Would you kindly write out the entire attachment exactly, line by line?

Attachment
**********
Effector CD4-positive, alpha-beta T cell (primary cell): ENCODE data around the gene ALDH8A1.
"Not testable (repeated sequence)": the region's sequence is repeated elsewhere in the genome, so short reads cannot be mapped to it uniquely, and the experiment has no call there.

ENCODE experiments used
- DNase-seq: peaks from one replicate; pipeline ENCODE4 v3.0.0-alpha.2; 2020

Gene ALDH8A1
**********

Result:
Effector CD4-positive, alpha-beta T cell (primary cell): ENCODE data around the gene ALDH8A1.
"Not testable (repeated sequence)": the region's sequence is repeated elsewhere in the genome, so short reads cannot be mapped to it uniquely, and the experiment has no call there.

ENCODE experiments used
- DNase-seq: peaks from one replicate; pipeline ENCODE4 v3.0.0-alpha.2; 2020

Gene ALDH8A1